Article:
Esha'a hob Hussein A Rumor of Love
Nahr al-Hob Khalid The River of Love
1961 Fi Baytouna Ragoul[69] Ibrahim Also known as في بيتنا رجل A Man in our House
1962 Lawrence of Arabia Sherif Ali Golden Globe Award for Best Supporting Actor – Motion Picture
Golden Globe Award for New Star of the Year – Actor
Nominated – Academy Award for Best Supporting Actor
1964 The Fall of the Roman Empire Sohamus
Behold a Pale Horse Francisco
The Yellow Rolls-Royce Davich
1965 Genghis Khan Genghis Khan
Marco the Magnificent Sheik Alla Hou, 'The Desert Wind'
Doctor Zhivago Dr. Yuri Andreyevich Zhivago Golden Globe Award for Best Actor – Motion Picture Drama
1966 The Poppy Is Also a Flower Dr. Rad
1967 The Night of the Generals Major Grau
More Than a Miracle Prince Rodrigo Fernandez
1968 Funny Girl Nick Arnstein
Mayerling Archduke Rudolf
1969 Mackenna's Gold Colorado
The Appointment Frenderico Fendi
Che! Che Guevara
1970 The Last Valley Vogel
1971 The Horsemen Uraz
The Burglars Abel Zacharia simultaneously shot in French as Le Casse with the same cast
1974 The Tamarind Seed Feodor Sverdlov
Juggernaut Captain Alex Brunel
1975 Funny Lady Nicky Arnstein
1976 Ace Up My Sleeve Andre Ferren also known as Crime and Passion
The Pink Panther Strikes Again Egyptian assassin uncredited cameo
1979 Ashanti: Land of No Mercy Prince Hassan
Bloodline Ivo Palazzi
1980 S*H*E[70] Baron Cesare Magnasco S*H*E: Security Hazards Expert
The Baltimore Bullet The Deacon
Oh! Heavenly Dog Bart
1981 Green Ice Meno Argenti
Inchon Indian officer uncredited cameo
1984 Top Secret! Agent Cedric
1987 Grand Larceny Rashid Saud
1988 The Possessed Stepan Les Possédés
Les Pyramides bleues[71] Alex The Novice
1989 Al-aragoz [72] Mohamed Gad El Kareem The Puppeteer
1990 The Rainbow Thief Dima
1991 War in the Land of Egypt Known as El Mowaten Masri or An Egyptian Citizen
1992 Beyond Justice Emir Beni-Zair
Mayrig Hagop
588 rue paradis Hagop Mother
1993 Dehk we le'b we gad we hob[69] Laughter, Games, Seriousness and Love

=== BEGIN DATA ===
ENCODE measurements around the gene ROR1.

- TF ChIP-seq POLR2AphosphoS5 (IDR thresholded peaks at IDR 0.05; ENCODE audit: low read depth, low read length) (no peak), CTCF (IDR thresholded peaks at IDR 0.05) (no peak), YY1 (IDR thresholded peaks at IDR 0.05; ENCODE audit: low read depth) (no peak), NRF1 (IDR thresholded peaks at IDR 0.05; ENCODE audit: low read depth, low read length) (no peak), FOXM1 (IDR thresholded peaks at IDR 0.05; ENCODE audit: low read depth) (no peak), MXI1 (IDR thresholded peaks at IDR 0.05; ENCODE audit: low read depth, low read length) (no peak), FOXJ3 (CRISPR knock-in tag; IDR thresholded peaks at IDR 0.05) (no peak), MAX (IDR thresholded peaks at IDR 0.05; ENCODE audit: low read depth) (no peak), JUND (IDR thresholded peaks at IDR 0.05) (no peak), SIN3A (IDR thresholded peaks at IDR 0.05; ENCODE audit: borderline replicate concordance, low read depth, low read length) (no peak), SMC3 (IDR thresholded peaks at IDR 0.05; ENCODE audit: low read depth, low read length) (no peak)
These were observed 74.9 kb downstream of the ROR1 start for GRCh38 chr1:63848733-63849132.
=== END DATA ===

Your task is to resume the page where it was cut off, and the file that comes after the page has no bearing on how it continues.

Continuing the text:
1997 Heaven Before I Die Khalil Gibran
1998 Mysteries of Egypt Grandfather Documentary
1999 The 13th Warrior Melchisideck
2001 The Parole Officer Victor
2003 Monsieur Ibrahim Monsieur Ibrahim César Award for Best Actor
2004 Hidalgo Sheikh Riyadh
2006 One Night with the King Prince Memucan
2008 Hassan & Marcus Hassan/Morcus Hassan wa Morcus
10,000 BC Narrator Voice only
2009 The Traveller Older Hassan Commonly known as Al Mosafer
J'ai oublié de te dire[73] Jaume I forgot to Tell You
2013 Rock the Casbah Moulay Hassan
2015 1001 Inventions and the World of Ibn Al-Haytham Grandfather Final film lead role[5]


In November 2005, Sharif was awarded the inaugural[66] UNESCO) in recognition of his significant contributions to world film and cultural diversity. The medal, which is awarded very infrequently, is named after Russian director Sergei Eisenstein. Only 25 have been struck, as determined by the agreement between UNESCO, Russia's Mosfilm and the Vivat Foundation.[67]


On 12 July 2015, Sharif's funeral was held at the Grand Mosque of Mushir Tantawi in eastern Cairo. The funeral was attended by a group of Sharif's relatives, friends and Egyptian actors, his casket draped in the Egyptian flag and a black shroud.[61] His coffin was later taken to the El-Sayeda Nafisa cemetery in southern Cairo, where he was buried.[65]

On 10 July 2015, less than six months after Hamama's death at the same age, Sharif died after suffering a heart attack at a hospital in Cairo, Egypt.[64] He was 83.